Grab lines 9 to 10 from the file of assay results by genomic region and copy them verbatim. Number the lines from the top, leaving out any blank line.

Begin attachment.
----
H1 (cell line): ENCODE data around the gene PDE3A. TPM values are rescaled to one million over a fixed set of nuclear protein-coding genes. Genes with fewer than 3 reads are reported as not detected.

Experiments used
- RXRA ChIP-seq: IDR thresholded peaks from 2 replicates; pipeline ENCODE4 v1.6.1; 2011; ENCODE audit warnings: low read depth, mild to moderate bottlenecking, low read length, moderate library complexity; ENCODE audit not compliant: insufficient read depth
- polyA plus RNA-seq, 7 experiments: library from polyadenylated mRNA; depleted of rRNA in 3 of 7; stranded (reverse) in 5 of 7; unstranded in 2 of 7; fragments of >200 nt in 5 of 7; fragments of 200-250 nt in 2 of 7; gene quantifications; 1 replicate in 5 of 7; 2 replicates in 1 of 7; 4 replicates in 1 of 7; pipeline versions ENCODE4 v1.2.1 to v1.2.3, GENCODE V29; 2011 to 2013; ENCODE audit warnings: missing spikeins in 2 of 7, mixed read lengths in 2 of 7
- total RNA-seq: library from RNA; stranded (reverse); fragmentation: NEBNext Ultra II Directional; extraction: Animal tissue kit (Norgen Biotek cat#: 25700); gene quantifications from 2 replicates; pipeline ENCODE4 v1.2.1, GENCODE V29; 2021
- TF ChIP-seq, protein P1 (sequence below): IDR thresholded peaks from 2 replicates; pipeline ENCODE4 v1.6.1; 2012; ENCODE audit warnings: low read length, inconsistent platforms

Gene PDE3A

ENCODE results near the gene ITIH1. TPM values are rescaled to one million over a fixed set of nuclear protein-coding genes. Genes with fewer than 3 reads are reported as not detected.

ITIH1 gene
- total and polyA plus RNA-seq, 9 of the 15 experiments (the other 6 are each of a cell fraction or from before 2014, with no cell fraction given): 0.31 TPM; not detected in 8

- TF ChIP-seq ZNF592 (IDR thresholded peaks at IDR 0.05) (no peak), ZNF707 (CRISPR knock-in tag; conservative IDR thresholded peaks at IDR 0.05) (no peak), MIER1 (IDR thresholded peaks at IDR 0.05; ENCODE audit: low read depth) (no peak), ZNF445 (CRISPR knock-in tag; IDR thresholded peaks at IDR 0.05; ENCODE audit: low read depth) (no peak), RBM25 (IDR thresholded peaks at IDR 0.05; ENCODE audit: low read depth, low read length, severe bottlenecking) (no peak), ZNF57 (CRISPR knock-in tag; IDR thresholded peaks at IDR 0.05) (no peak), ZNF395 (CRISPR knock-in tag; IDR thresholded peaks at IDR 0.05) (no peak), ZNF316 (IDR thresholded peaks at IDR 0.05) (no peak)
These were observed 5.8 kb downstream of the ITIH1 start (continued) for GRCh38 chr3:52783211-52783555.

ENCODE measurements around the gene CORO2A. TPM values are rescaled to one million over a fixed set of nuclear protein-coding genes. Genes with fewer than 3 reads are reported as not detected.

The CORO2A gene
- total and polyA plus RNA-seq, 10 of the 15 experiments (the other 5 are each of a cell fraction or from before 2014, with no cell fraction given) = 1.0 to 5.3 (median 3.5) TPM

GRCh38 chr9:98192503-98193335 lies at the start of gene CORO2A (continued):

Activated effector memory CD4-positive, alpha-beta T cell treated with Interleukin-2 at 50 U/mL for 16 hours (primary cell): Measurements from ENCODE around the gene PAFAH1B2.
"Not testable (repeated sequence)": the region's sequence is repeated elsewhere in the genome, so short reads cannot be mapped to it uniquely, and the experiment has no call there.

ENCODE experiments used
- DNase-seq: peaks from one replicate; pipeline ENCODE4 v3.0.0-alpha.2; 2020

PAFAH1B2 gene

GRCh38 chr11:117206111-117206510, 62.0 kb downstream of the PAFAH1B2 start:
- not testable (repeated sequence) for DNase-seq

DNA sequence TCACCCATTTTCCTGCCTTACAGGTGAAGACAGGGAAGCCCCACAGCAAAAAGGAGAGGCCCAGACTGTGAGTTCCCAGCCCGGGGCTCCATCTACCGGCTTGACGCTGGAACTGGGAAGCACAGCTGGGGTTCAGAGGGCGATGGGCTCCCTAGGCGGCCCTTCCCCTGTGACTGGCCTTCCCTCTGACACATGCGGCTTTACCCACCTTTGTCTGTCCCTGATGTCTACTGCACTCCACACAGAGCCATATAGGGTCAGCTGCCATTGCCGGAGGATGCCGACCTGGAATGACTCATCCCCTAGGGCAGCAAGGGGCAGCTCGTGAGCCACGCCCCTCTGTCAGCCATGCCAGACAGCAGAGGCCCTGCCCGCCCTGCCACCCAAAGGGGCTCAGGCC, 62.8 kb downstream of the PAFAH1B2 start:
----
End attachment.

ITIH1 gene
- total and polyA plus RNA-seq, 9 of the 15 experiments (the other 6 are each of a cell fraction or from before 2014, with no cell fraction given): 0.31 TPM; not detected in 8